The Carolina Panthers are in a tough spot ahead of Sunday’s NFC South matchup against the Falcons in Atlanta.
Carolina put starting right tackle Daryl Williams on injured reserve on Tuesday morning after he injured his knee against Dallas on Sunday.
For those keeping track, the Panthers now have both starting tackles on injured reserve with left tackle Matt Kalil out with a knee injury as well.
And with Greg Olsen suffering a broken foot on Sunday, tight end is in flux as well.
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“My question back to you is, ‘Does it really matter?’ Because if it is concerning, I’ve still gotta do something,” quarterback Cam Newton said on Wednesday when asked if missing both tackles was concerning to him. “And if it’s not concerning, I’m still going to have to do whatever I have to do anyway, so at the end of the day, this is the National Football League.
“It’s what this game is. It’s an unforgiving game at times, but at the same time, you just have to roll with the punches and make do with whatever hand you’re given.”
Atlanta is doing that, too.
The Falcons will be missing a starting linebacker in Deion Jones, who is on injured reserve with a foot injury, and a starting safety in Keanu Neal, who tore his ACL. The team has listed Duke Riley as a starter in place of Jones and Damontae Kazee in place of Neal on the depth chart.
Falcons coach Dan Quinn said that his team is in a unique spot because Kazee and Neal split snaps with the starters in the preseason, so they have lots of recent experience filling in.
“If this happens in Week 15 or Week 16, it actually can be harder to replace because one player might have gotten the bulk of the work,” Quinn said. “In this instance, with those two guys, their backups had been playing a lot.”
Panthers’ plan shifts again
For the Panthers, a contingency plan on the offensive line has been unfolding since Williams went down the first time, tearing his MCL and dislocated his patella the first week of training camp.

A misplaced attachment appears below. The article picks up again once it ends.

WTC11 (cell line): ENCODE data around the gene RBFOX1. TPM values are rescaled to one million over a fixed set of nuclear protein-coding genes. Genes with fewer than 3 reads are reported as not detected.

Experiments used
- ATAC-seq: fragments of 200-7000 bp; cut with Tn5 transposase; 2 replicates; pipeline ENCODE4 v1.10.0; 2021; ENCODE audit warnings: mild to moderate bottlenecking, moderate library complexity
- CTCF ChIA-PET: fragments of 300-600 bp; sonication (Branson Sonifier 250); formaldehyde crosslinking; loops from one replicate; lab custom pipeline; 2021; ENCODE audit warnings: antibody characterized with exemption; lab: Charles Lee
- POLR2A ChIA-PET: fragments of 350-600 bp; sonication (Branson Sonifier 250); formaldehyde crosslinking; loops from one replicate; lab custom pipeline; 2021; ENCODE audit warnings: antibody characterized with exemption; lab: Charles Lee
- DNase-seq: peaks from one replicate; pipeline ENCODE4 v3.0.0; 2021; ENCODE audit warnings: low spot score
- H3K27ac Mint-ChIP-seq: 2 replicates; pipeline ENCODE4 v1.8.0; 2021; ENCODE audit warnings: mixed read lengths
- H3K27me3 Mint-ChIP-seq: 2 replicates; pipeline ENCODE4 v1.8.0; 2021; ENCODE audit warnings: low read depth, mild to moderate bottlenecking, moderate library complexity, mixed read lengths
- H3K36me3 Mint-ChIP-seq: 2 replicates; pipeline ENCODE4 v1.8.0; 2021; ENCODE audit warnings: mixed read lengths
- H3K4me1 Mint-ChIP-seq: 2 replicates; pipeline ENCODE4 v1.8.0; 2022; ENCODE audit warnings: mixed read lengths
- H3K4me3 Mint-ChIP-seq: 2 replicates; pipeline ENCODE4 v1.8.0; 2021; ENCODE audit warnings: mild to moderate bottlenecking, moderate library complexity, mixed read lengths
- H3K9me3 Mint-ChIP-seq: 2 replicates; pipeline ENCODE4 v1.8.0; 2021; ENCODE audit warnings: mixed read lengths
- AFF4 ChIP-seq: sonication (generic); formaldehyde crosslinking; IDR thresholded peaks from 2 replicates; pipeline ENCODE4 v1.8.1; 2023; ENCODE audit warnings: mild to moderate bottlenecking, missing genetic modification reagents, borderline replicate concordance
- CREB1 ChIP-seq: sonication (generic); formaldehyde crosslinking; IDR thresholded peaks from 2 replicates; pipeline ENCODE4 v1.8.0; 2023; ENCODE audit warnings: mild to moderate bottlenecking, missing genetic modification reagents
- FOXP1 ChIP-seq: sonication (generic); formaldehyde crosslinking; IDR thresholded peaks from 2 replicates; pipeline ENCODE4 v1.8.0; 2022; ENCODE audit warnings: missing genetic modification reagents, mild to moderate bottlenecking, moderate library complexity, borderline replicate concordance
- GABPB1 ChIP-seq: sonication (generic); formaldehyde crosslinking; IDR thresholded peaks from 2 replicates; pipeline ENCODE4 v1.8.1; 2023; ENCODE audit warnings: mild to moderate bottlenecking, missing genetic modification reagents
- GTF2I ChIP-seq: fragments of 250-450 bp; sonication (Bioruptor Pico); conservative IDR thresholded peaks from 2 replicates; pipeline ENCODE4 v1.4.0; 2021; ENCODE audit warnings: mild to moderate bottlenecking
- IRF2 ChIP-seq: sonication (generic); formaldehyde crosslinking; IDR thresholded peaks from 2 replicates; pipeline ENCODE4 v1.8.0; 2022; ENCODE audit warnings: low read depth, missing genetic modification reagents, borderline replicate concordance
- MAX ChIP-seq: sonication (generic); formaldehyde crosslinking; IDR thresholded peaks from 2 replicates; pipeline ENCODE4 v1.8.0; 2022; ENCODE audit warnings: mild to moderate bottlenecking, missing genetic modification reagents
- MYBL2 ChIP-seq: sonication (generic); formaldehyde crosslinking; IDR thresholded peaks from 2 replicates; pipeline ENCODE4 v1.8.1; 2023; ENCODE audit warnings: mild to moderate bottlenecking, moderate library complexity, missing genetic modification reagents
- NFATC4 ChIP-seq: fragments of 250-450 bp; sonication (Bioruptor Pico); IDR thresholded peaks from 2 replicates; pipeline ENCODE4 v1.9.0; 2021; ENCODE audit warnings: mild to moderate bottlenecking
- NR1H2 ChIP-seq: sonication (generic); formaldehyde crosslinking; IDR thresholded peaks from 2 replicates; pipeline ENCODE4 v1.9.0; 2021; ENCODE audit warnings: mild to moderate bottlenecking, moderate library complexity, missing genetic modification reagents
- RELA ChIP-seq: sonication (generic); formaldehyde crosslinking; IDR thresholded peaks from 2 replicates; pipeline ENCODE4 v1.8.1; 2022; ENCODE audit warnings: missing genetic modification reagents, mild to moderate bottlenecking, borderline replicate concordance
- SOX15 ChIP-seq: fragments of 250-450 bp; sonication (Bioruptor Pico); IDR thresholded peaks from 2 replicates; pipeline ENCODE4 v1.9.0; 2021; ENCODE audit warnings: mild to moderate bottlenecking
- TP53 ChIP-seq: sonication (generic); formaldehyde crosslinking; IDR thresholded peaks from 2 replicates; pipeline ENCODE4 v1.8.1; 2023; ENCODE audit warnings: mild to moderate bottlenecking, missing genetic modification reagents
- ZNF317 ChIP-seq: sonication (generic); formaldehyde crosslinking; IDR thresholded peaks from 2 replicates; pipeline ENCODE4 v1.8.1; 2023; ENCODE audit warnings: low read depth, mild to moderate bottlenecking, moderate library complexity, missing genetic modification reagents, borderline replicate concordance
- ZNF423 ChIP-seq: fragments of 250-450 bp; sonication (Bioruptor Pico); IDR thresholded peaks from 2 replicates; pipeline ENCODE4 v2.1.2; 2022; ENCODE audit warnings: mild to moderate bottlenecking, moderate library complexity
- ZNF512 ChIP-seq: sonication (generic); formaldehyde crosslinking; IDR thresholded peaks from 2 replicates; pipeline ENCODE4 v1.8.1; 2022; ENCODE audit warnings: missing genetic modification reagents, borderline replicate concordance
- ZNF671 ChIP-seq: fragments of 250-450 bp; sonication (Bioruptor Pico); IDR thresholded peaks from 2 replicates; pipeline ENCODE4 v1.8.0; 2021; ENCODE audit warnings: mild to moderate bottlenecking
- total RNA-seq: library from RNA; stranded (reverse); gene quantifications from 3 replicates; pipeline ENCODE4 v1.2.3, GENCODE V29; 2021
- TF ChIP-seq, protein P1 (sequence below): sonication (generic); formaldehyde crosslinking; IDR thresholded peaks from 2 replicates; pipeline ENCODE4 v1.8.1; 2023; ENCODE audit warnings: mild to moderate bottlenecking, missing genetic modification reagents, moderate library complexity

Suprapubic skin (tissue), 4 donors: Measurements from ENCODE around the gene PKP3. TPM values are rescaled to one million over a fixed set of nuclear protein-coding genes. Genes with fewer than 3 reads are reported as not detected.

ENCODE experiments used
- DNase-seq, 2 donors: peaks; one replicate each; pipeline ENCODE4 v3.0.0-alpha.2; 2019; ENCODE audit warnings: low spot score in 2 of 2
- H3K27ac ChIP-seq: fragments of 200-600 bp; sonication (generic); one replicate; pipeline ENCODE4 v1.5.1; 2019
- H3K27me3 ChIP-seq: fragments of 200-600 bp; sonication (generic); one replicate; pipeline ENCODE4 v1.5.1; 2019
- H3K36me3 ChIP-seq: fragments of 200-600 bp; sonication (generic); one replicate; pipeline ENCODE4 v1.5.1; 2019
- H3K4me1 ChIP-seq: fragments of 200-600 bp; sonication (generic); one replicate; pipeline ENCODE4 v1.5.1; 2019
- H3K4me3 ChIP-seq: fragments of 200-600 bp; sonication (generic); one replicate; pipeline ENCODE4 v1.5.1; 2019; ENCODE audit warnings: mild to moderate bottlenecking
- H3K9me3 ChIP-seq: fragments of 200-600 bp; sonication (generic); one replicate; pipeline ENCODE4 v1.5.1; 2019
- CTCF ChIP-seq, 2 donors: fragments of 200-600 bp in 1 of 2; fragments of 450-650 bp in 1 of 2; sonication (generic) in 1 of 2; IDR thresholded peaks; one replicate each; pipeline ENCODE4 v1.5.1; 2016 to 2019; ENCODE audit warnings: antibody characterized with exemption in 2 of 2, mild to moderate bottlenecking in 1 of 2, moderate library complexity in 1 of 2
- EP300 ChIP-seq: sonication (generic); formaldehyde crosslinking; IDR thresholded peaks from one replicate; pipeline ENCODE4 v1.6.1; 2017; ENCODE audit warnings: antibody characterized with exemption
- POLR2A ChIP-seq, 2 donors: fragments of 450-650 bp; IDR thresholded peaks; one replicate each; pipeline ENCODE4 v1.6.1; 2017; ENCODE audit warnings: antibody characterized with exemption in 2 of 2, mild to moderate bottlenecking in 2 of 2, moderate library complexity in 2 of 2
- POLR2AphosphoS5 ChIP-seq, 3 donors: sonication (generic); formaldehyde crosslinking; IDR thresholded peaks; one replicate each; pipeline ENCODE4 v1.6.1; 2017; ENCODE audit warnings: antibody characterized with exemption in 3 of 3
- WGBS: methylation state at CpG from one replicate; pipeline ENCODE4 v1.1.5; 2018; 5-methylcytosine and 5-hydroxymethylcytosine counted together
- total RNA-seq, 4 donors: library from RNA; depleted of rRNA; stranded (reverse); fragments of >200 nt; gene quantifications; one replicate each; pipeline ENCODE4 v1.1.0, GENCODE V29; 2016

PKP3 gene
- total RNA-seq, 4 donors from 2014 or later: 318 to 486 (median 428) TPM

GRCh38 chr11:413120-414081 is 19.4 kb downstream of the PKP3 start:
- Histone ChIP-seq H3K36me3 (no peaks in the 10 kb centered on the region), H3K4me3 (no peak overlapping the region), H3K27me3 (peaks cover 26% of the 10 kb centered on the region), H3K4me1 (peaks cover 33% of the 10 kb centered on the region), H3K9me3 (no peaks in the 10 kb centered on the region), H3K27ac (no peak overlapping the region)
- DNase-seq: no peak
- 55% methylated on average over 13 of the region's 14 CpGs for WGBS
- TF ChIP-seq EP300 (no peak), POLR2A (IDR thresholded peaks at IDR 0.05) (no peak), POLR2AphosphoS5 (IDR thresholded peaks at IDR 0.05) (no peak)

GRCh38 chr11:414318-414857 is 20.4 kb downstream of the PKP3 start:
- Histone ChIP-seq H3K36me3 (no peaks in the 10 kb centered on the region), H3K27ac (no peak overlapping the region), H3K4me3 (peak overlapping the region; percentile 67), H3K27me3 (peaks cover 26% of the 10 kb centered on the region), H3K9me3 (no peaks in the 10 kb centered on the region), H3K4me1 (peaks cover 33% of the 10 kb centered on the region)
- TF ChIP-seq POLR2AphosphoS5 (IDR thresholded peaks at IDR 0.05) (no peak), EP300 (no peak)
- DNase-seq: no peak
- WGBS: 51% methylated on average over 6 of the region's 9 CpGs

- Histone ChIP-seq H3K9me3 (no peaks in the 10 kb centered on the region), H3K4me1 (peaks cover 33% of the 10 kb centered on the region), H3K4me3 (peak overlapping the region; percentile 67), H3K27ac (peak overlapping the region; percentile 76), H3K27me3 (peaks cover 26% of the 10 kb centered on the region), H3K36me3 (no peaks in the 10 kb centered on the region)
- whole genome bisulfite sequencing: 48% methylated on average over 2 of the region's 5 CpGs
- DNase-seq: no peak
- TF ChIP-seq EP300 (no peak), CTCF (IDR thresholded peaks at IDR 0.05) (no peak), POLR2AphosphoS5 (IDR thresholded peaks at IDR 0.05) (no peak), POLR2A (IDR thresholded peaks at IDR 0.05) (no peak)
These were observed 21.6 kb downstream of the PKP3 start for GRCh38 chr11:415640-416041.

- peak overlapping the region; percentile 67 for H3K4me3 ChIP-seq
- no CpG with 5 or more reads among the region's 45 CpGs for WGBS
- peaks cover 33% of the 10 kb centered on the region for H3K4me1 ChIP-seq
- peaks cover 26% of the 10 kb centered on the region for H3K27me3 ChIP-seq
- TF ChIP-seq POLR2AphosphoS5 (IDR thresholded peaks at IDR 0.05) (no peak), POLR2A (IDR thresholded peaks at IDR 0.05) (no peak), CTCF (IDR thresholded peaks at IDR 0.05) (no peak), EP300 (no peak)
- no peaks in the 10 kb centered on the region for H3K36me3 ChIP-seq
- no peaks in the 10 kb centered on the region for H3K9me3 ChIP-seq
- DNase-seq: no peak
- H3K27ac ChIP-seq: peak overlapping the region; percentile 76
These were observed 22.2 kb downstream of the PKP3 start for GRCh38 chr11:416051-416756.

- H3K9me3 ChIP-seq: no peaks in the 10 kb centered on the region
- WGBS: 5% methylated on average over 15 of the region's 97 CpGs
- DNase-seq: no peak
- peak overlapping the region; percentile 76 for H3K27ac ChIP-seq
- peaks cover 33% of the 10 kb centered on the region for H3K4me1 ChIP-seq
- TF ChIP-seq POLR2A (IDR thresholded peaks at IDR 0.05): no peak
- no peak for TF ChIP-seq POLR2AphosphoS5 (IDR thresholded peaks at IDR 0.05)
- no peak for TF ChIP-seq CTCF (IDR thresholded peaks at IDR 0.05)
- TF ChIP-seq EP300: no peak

Second-year tackle Taylor Moton played right tackle until Kalil hurt his knee against Miami preseason game. He then switched to the left side and has been playing well. Carolina traded a 2020 seventh-round conditional pick for depth tackle Corey Robinson as they set their 53-man roster.
And Tuesday, the Panthers added veteran tackle Chris Clark, who has played in 106 games, including 53 starts, for the Texans and Broncos.
“The thing about Chris is that he’s a veteran guy who has done it,” Panthers coach Ron Rivera. “He’s started in this league, started a whole bunch of games in this league. And he’s in really good shape right now. ... He got an opportunity to work today and he looked pretty good.”
Carolina also put starting right guard Trai Turner in the concussion protocol this week. Undrafted free agent guard Brendan Mahon, backup center Tyler Larsen and veteran guard Amini Silatolu got snaps at the position in practice on Wednesday.
A simple solution at tight end?
The Panthers have had to be, to put it politely, “creative” on the offensive line with so many injuries.
And with Olsen out indefinitely after re-fracturing the foot he hurt last year, they’ll also have to get creative at tight end.
Or maybe it’s simple, according to Rivera, who said Wednesday the team’s game plan won’t change at all.
He didn’t expand much, but it seems logical that rookie Ian Thomas will take over Olsen’s duties. No. 3 tight end Chris Manhertz will fill the No. 2 tight end role, usually as a blocker, alongside fullback/tight end Alex Armah.
It will be a peek into the future for Thomas, who was drafted in the fourth round this spring with the idea that he’d someday be an option to replace Olsen.
With just two full years of college ball under his belt, Thomas is raw, although gifted both as a receiver and a blocker.
A key role at Atlanta
But Olsen will be missed, especially on third down, and especially against Atlanta.
Olsen has 770 yards and seven touchdowns against Atlanta in 25 games, averaging 12.42 yards per catch. His 51.3 yards per-game average has also come in handy against the Falcons, and ranks in the upper third of his total production against opposing teams. The bulk of Olsen’s work comes on second and third downs, when the Panthers need to either avoid a long third down or move the chains.
That, and utilization as a red zone threat, falls to Thomas this week.
“(Thomas’) expectations are high,” quarterback Cam Newton said. “I talked to him today and told him, ‘Look, you don’t have room for error. We know who you’re replacing, the shoes you’re filling in are extremely big.’
“I wouldn’t even be wasting my time or you guys’ time in telling you this if I didn’t believe in him as a person and as his skill set. He has everything you would want in a premier tight end, but he has to believe in himself and know that it starts with understanding the small things make a big difference.”